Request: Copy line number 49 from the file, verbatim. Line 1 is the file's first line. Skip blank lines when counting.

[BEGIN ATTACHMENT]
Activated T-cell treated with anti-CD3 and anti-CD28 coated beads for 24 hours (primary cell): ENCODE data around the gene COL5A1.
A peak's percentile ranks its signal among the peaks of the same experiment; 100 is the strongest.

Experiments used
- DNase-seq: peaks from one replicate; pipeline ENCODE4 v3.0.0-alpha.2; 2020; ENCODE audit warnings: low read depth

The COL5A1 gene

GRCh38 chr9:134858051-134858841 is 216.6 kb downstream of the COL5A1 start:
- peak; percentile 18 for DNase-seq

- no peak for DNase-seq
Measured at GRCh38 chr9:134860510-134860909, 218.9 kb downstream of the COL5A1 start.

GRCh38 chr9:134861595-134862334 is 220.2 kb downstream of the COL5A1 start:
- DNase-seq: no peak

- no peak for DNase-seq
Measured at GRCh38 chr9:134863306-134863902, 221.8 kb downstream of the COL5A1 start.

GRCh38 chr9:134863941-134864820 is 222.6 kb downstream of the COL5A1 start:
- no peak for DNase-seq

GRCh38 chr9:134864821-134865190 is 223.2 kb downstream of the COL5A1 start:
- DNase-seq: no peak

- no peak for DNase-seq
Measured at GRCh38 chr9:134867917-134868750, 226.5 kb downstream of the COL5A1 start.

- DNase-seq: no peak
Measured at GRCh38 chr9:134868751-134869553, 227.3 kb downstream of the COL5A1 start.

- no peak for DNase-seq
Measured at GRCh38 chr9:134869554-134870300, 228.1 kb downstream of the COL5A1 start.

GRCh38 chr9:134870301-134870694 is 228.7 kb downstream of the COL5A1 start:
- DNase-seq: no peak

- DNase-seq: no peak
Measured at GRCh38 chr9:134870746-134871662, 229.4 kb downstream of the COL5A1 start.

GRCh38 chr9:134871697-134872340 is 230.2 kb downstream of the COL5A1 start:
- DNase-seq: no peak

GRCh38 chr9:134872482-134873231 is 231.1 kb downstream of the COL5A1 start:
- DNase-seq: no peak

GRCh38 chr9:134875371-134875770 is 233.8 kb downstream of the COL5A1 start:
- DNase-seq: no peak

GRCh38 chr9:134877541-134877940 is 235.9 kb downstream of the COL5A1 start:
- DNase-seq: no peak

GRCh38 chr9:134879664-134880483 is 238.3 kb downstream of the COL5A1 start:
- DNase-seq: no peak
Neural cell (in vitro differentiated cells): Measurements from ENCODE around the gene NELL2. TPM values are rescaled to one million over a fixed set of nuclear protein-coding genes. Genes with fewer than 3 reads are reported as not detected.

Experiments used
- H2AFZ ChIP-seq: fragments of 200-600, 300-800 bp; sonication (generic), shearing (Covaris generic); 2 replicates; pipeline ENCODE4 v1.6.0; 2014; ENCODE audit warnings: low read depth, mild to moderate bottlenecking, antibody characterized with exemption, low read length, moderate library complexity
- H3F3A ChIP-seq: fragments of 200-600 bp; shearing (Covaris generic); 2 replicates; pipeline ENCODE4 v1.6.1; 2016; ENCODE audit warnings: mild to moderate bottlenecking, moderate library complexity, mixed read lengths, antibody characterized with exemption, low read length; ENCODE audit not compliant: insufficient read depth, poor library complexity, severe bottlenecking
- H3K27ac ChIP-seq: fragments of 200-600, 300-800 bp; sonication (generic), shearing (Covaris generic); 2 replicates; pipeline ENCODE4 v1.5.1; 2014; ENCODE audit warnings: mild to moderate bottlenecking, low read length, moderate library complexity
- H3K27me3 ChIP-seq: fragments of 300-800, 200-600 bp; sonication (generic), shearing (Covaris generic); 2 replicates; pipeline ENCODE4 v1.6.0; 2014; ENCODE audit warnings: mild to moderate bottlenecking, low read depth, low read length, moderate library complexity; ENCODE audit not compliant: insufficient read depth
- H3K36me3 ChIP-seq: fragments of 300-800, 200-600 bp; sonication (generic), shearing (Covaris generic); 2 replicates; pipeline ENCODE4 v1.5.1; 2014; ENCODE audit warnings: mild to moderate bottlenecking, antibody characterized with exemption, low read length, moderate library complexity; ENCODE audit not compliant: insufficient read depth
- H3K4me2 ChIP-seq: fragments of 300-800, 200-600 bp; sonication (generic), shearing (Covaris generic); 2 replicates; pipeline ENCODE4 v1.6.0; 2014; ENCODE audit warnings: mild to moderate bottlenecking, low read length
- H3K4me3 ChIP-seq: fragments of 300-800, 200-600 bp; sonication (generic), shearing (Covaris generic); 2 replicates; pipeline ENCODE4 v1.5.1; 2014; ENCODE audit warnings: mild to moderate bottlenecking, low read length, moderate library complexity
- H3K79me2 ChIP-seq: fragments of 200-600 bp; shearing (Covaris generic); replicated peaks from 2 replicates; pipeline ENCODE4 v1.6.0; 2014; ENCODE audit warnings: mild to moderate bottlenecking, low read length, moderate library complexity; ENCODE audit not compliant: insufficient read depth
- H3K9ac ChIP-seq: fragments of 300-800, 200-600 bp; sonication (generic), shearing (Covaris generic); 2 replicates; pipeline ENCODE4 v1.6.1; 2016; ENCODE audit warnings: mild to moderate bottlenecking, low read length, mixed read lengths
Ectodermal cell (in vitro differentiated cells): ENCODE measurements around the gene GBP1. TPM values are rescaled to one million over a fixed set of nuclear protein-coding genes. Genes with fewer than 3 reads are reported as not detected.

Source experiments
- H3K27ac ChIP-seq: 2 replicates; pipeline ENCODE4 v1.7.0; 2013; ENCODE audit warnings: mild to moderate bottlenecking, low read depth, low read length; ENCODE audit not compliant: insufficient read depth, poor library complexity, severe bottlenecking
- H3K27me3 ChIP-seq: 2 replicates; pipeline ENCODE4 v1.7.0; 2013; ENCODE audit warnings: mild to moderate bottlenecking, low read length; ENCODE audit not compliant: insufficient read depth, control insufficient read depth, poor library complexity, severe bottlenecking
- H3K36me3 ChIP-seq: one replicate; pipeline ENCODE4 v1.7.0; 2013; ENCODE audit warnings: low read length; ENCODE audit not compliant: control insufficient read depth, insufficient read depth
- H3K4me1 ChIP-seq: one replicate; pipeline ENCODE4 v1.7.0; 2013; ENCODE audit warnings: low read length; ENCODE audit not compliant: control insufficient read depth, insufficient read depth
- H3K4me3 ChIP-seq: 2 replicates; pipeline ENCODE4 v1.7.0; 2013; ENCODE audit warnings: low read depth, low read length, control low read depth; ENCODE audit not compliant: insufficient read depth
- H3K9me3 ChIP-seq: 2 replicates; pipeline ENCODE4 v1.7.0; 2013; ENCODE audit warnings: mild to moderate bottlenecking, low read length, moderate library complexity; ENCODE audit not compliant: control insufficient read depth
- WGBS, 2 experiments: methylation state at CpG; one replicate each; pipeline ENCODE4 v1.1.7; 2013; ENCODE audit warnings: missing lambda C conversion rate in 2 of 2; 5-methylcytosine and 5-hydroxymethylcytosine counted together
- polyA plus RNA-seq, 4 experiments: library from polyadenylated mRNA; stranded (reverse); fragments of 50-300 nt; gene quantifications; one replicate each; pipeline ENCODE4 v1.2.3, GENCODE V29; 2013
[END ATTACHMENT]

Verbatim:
Ectodermal cell (in vitro differentiated cells): ENCODE measurements around the gene GBP1. TPM values are rescaled to one million over a fixed set of nuclear protein-coding genes. Genes with fewer than 3 reads are reported as not detected.